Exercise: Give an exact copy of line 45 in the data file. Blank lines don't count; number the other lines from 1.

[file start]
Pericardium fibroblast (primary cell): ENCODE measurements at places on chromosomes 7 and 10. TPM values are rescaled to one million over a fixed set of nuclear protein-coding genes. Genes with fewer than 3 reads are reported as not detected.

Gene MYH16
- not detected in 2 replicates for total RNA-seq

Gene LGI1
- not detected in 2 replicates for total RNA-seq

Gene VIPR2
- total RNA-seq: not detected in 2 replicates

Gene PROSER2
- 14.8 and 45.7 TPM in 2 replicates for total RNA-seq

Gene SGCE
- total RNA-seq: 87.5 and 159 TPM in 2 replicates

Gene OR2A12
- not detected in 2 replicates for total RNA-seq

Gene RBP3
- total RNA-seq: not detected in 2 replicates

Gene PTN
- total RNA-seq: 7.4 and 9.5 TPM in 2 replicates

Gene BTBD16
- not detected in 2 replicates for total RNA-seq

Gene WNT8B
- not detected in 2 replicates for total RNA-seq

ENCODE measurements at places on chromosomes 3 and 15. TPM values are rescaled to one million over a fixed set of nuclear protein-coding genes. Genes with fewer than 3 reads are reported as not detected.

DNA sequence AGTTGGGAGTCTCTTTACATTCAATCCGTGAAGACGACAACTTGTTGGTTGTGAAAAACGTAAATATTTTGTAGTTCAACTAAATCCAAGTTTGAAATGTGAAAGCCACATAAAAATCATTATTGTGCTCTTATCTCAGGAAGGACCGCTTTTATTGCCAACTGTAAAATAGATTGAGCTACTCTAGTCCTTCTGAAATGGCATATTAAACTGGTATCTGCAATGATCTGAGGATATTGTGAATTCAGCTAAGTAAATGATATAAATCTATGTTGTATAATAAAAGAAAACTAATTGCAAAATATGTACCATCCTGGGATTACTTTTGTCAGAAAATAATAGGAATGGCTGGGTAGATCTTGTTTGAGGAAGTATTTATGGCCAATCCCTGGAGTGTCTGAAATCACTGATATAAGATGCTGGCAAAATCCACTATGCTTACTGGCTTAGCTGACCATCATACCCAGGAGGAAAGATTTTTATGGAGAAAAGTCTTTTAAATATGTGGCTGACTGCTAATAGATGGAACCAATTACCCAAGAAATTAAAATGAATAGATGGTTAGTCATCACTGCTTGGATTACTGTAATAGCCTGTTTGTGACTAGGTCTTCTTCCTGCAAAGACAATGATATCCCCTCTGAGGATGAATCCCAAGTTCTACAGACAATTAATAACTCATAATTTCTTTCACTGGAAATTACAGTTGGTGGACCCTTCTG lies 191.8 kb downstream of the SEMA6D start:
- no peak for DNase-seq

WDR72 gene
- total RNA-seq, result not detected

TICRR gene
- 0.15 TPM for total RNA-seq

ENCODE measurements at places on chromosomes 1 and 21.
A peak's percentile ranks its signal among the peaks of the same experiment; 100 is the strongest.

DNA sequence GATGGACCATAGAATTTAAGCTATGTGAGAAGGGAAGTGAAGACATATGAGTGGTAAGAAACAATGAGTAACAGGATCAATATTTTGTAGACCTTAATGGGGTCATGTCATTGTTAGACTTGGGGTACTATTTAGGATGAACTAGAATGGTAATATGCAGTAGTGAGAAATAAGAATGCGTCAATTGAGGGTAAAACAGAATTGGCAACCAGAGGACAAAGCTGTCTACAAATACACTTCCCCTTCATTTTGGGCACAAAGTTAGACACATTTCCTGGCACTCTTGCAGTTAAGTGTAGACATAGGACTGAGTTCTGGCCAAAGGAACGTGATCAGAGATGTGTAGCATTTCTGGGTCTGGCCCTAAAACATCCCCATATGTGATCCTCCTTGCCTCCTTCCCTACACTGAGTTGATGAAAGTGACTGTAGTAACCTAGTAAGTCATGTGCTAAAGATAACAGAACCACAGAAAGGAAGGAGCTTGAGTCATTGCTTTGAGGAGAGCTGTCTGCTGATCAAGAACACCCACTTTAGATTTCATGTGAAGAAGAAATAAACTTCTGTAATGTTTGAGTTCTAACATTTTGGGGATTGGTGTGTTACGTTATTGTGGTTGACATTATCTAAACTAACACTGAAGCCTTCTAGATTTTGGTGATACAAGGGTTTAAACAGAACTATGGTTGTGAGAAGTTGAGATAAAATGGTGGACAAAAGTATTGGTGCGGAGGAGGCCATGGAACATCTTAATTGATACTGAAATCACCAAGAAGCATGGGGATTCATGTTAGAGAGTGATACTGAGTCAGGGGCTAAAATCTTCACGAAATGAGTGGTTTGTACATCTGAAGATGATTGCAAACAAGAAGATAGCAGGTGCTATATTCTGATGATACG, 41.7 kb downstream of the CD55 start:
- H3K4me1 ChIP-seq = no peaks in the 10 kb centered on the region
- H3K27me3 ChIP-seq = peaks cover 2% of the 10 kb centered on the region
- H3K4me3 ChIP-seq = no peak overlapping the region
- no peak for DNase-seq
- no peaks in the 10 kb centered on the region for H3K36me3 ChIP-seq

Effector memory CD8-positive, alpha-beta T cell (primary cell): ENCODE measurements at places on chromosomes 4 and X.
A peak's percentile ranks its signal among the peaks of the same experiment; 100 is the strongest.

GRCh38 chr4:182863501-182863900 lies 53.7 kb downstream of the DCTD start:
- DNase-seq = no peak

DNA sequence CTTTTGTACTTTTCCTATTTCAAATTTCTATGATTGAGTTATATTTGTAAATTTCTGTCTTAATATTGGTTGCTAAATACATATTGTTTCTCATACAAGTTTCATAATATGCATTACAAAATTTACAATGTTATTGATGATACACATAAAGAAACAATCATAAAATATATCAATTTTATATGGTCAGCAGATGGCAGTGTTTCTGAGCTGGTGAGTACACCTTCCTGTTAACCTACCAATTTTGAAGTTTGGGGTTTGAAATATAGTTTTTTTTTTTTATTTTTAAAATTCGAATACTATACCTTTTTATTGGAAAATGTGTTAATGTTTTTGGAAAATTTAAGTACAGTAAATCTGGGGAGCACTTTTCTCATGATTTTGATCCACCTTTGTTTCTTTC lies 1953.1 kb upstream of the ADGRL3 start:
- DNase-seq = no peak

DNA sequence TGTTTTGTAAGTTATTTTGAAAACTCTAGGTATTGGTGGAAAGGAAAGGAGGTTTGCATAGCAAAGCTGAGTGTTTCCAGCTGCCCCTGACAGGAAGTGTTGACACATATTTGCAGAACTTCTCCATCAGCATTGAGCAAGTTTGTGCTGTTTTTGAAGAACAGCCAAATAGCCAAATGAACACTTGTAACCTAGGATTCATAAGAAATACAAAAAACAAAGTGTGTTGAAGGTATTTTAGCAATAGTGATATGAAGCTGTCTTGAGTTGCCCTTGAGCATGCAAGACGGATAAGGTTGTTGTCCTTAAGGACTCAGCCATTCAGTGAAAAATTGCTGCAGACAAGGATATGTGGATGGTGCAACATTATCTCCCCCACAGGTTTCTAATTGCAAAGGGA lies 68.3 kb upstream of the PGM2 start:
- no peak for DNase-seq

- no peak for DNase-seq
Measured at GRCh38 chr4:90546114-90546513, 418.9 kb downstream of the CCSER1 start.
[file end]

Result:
- no peak for DNase-seq